Afghanistan has become a cesspool of corruption, from the executive level down to the bottom low-level staffers. The Kabul regime’s incumbent Ashraf Ghani Ahmadzay, who came to power in 2014 amidst widespread election fraud and irregularities, had pitched himself as the anti-corruption economist saint that would fix the failed state.
Not only has the saint not done any saving or fixing; quite to the contrary ethnic tension is at an all-time height and corruption has flourished to new disturbing lows under his tenure. In the words of Abdul Razaq Vahidi a former minister of Communication and Information Technology, key positions in the Customs and Revenue departments are proposed by and approved by either the Minister of Finance or Ghani Ahmadzay himself, instead of the Human Resource Department. As such the recruitments are not done based on merit, most of the employees do not have the knowledge to do a very simple tax calculation, nor the required literacy to draft an ordinary letter.
Earlier this month U.S. Ambassador to Afghanistan John Bass said he is “disturbed by reports” that Khalilullah Ferozi, a former bank manager convicted of multimillion-dollar fraud has been moved into house arrest from prison in exchange for allegedly making a $30 million campaign donation to the Ahmadzay’s presidential-election campaign.
Ambassador Bass’ concerns – albeit warranted – are of little importance when the White House on one hand is on the verge of finalizing a peace deal with the Taliban, effectively securing their return to Afghanistan and essentially pouring down the drain whatever little progress Afghanistan had made, while on the other hand claiming to help the upcoming elections by pledging monetary support.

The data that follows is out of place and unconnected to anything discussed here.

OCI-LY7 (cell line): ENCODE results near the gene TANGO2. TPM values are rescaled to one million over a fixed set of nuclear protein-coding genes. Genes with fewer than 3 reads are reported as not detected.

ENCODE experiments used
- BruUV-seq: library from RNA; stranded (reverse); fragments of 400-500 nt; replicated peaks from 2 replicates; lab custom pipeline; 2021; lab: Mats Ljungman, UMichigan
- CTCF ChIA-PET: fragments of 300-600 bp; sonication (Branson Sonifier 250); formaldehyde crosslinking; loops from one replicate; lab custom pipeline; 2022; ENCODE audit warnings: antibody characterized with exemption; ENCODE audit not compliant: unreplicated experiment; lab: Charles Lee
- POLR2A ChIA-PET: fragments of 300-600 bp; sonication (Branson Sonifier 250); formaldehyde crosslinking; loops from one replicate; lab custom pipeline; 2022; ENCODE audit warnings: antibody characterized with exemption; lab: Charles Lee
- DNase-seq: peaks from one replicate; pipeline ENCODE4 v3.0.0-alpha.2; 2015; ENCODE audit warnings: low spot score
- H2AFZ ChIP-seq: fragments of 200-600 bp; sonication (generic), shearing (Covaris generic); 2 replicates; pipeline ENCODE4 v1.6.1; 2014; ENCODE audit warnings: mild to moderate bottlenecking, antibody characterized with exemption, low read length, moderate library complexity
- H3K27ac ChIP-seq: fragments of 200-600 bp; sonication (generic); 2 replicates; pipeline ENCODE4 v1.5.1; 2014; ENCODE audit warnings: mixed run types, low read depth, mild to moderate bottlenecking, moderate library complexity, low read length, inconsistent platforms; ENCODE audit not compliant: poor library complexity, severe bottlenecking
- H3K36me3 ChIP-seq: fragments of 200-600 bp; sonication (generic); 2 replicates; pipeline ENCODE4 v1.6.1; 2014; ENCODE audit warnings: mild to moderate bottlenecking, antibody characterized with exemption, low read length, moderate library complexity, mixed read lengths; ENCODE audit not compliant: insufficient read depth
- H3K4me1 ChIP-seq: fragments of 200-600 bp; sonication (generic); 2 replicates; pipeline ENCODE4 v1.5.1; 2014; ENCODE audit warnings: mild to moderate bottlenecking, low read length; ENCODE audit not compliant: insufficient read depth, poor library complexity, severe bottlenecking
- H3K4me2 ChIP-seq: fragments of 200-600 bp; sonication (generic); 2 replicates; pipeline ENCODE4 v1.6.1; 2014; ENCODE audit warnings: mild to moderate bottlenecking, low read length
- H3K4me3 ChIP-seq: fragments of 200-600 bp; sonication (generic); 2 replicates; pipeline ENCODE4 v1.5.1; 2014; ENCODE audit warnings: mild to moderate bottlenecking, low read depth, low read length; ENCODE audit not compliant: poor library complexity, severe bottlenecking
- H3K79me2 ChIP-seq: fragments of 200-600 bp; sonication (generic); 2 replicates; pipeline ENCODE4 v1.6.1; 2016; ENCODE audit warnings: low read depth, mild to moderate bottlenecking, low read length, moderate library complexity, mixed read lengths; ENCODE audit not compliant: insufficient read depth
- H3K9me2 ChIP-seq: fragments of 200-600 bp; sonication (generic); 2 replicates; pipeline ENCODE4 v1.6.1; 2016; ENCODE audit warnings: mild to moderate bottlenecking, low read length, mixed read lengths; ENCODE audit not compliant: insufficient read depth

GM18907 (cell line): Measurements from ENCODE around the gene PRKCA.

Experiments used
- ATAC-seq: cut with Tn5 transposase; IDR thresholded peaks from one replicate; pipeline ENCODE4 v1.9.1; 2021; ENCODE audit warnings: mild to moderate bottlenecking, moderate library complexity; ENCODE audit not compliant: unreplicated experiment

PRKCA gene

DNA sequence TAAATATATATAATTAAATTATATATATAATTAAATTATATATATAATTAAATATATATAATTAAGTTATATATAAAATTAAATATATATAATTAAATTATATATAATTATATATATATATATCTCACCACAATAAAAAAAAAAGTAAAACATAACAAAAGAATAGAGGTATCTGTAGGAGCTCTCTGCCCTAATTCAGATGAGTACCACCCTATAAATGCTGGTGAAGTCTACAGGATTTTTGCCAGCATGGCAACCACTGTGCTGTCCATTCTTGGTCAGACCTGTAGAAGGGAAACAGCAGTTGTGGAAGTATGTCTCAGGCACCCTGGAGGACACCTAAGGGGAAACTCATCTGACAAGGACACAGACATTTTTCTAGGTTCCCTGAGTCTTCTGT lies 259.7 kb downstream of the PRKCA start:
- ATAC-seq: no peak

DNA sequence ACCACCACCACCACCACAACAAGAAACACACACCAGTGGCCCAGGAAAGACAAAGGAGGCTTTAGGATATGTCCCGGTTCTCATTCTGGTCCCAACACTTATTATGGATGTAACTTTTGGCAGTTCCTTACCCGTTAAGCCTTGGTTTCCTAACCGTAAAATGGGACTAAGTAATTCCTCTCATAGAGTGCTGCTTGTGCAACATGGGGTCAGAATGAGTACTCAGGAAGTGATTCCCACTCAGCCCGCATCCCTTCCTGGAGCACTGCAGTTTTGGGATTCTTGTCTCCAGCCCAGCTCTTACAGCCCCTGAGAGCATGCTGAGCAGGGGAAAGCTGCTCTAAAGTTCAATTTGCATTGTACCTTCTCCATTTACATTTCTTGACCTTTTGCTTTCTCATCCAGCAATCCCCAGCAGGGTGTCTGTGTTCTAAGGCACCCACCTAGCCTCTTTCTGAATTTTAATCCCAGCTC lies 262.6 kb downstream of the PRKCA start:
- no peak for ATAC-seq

Here at home, in addition to the millions of dollars that Canada has sent to Afghanistan, it currently sends to the regime an annual aid package of $465-million, to be portioned out over three years, slated to end in 2020.
Canadians will have to get serious and decide once and for all what to do with the Afghanistan issue because, if 19 years has taught us anything, shoving more money in that quicksand of a country isn’t going to fix it or stop the persecution of the Hazaras.
In the words of Irwin Cotler former Minister of Justice and Human Rights activist: “It may be a dark time for democracy, but such countries as Canada have a responsibility to help preserve the liberal values upon which the international system is built, one that, for all of its faults, promotes the democratic principles that Canadians hold dear. As stated by Minister Freeland during her acceptance of Foreign Policy’s Diplomat of the Year Award, “authoritarianism is on the march — and it is time for liberal democracy to fight back.”
No matter who becomes the next Prime Minister, he or she, must address the continued and systematic persecution of the Hazaras of Afghanistan and develop a proper plan with checks and balance in place before further financial support to Afghanistan.